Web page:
The fact that Rosler’s exhibition opened during the war in Kosovo gave an unwanted if affecting concreteness to one of her ongoing thematic concerns: namely, war and the way it is represented in

  • Rénee Green

    Renée Green’s exhibition “Between and Including” was a convincing model of a retrospective, even though in some ways it was fragmentary and included only work from the past four years. What made this version of a “retrospective” so compelling was its overlapping of a whole series of backward glances. To begin with there were the works, a selection of videos and installations placed in one large room that the artist had reconfigured as a labyrinth. Then there was an examination of Green’s personal history, the question of her origin and formation as subject and artist. On top of all this was a

  • Steirlscher Herbst 99

    This year, Graz’s autumn festival, Steirischer Herbst, includes a retrospective of William Kentridge’s work in the Neue Galerie and an exhibition in the Graz Künstlerhaus called “Telling Tales,” a show of Australian art. The Kunsthalle Feldbach is presenting a collaboration between Soo-Ja Kim and Jeanette Christensen, while Peter Weibel’s Net-art exhibition, “Net_Condition,” appears simultaneously in Graz, Karlsruhe (at the Zentrum für Kunst und Mediatechnologie, which Weibel directs), Tokyo, and Barcelona. “Re-Make/Re-Model,” an interdisciplinary project (undertaken by “work groups” in London,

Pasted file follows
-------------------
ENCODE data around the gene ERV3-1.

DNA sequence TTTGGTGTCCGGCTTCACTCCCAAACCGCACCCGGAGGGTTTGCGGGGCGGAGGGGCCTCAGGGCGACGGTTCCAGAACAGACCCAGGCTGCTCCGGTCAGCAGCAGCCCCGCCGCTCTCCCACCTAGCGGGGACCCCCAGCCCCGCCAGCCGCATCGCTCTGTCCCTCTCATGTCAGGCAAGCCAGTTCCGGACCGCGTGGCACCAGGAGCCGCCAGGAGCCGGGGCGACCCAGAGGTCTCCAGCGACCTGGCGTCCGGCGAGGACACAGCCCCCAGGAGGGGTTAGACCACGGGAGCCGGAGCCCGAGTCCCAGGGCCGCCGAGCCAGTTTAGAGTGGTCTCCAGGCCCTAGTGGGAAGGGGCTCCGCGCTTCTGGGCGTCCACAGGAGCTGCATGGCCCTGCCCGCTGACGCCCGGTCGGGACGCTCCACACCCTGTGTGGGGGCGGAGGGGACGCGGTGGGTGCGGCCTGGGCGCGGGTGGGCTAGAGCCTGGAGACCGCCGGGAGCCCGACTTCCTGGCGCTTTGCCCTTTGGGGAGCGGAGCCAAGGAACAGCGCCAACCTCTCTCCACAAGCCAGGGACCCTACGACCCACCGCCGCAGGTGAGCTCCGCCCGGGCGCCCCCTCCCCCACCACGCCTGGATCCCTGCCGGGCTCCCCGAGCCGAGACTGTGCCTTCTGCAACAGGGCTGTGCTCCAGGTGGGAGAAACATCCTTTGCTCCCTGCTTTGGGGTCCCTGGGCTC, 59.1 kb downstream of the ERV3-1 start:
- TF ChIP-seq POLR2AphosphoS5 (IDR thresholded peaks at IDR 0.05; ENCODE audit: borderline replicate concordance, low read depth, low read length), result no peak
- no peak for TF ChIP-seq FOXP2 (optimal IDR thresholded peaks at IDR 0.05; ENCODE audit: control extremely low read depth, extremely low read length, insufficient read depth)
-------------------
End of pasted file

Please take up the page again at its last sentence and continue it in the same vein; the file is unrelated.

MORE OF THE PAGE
• Carola Dertnig

    The last beats of the techno wave are finally fading out, and after watching countless videos of dancing artists in recent years, I wasn’t altogether eager to see Carola Dertnig’s recent exhibition, which was titled “Dancing with Remotes.” But it is only at first glance that the videos of this Austrian artist who lives in New York bear any relation to techno’s oft-celebrated theme: the withdrawal from the social into the private sensation of one’s own body merging with musical rhythms. What distinguishes Dertnig’s work from such privatisms are her subtly deployed references to social conditioning—an